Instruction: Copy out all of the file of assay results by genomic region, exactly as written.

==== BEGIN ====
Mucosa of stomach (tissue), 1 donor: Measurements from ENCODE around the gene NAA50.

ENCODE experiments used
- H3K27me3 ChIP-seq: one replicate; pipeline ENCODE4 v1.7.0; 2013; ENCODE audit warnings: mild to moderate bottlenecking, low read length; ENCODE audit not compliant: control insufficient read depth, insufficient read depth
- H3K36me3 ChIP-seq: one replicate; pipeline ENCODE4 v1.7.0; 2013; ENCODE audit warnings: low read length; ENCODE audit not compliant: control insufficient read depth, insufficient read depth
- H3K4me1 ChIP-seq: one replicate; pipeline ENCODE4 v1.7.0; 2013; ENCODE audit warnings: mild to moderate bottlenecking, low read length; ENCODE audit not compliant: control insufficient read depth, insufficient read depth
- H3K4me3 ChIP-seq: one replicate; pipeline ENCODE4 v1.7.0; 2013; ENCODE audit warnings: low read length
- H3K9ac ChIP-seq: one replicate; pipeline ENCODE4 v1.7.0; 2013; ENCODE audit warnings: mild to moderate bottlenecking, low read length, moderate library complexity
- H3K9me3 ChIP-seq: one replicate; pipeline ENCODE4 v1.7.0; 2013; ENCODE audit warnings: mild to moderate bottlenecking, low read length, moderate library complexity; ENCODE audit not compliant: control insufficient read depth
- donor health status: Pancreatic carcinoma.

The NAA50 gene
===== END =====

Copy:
Mucosa of stomach (tissue), 1 donor: Measurements from ENCODE around the gene NAA50.

ENCODE experiments used
- H3K27me3 ChIP-seq: one replicate; pipeline ENCODE4 v1.7.0; 2013; ENCODE audit warnings: mild to moderate bottlenecking, low read length; ENCODE audit not compliant: control insufficient read depth, insufficient read depth
- H3K36me3 ChIP-seq: one replicate; pipeline ENCODE4 v1.7.0; 2013; ENCODE audit warnings: low read length; ENCODE audit not compliant: control insufficient read depth, insufficient read depth
- H3K4me1 ChIP-seq: one replicate; pipeline ENCODE4 v1.7.0; 2013; ENCODE audit warnings: mild to moderate bottlenecking, low read length; ENCODE audit not compliant: control insufficient read depth, insufficient read depth
- H3K4me3 ChIP-seq: one replicate; pipeline ENCODE4 v1.7.0; 2013; ENCODE audit warnings: low read length
- H3K9ac ChIP-seq: one replicate; pipeline ENCODE4 v1.7.0; 2013; ENCODE audit warnings: mild to moderate bottlenecking, low read length, moderate library complexity
- H3K9me3 ChIP-seq: one replicate; pipeline ENCODE4 v1.7.0; 2013; ENCODE audit warnings: mild to moderate bottlenecking, low read length, moderate library complexity; ENCODE audit not compliant: control insufficient read depth
- donor health status: Pancreatic carcinoma.

The NAA50 gene